There has been some debate in recent weeks regarding high heels after a woman was sent home from work for refusing to wear them during her shift.
And that got us thinking, while many people know that there is a danger to wearing heels, how many people actually know what it does to the body? London Bridge Orthopaedics are here to tell you.
What Happens to Your Body: Feet?
When you are wearing flats, your feet are evenly distributing your body weight and act as a cushion for your skeleton. This removes any specific pressure points that can cause prolonged damage to your feet and elsewhere.However, when wearing high heels, they shift the weight onto the balls of your feet and to your toes. Depending on the height, this can reduce 60% of the surface area for your weight and absorption. If your heels are 3 inches or higher, this can increase the pressure on the ball of the foot or the toes by more than 76%.
What Happens to Your Body: Hips & Spine?
Normally, when wearing flats, your spine has a normal s-curve. This acts as a shock absorber that reduces stress on the vertebrae. Wearing heels pushes your centre of gravity forward, so your body naturally flattens the lower spine, shoulders and hips to counteract this.
By doing this, it reduces the shock-absorption ability and throws your natural alignment. Overuse of high heels may lead to permanent posture problem and pain, such as sciatica (compression of the sciatic nerve).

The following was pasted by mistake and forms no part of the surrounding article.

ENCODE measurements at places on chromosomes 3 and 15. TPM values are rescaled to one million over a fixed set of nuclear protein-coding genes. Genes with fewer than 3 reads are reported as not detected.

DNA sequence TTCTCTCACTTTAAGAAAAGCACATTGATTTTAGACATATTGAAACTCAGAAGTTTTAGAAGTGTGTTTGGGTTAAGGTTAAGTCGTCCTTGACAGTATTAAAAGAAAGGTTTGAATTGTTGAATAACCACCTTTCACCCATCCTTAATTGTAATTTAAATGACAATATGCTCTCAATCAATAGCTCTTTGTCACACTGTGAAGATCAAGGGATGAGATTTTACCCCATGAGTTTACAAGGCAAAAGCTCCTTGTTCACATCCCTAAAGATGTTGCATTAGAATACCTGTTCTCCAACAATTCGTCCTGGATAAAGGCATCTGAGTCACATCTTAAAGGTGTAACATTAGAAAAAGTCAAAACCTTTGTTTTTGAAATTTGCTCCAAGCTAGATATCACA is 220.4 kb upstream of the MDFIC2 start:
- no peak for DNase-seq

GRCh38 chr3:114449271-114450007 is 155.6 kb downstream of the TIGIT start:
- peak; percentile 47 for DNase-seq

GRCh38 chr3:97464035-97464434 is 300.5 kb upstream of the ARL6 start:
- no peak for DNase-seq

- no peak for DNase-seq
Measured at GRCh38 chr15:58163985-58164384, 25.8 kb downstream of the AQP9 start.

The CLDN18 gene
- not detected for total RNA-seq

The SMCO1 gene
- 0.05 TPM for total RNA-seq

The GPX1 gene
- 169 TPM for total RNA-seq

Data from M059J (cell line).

If wearing high heels on a daily basis over a number of years may actually change your anatomy. This could lead to abnormalities, such as Spondylolisthesis (also known as a slipped disc), which can be extremely painful. See all our spinal issues that we deal with at London Bridge Orthopaedics here.
What Can Be Done to Reduce the Risk?
Considering a study has found that 1/3 women have injured themselves by falling in heels, simply put – don’t wear high heels! Prevention is always better (and more convenient) than a cure. However, we do realise that heels are such a staple in many women’s’ wardrobes that simply cutting them out is not an option.
If you wear high heels every day, consider reducing the time you wear them. Have a mental rota where you decide when your feet get some time off. This could be having an entire day where you wear flats, or for a few hours throughout a day to relieve the stress on your back and feet.
When buying shoes, opt for a heel that is less than two inches in height. This avoids shortening the Achilles tendon and reduces the pressure on the lower back –alleviating most problems.
If you are determined heels with a higher more than 3 inches, stretch your leg muscles before and after wearing them. This will prepare the Achilles tendon and calf for the extra strain and reduce the risk of pulling a muscle. Alongside this, opt for heels that have a leather insole to avoid your feet slipping. Without proper insole grip, this could cause bone deformities within the toes.
If you are experiencing any pain from wearing heels, contact our specialist team at London Bridge Orthopaedics here.
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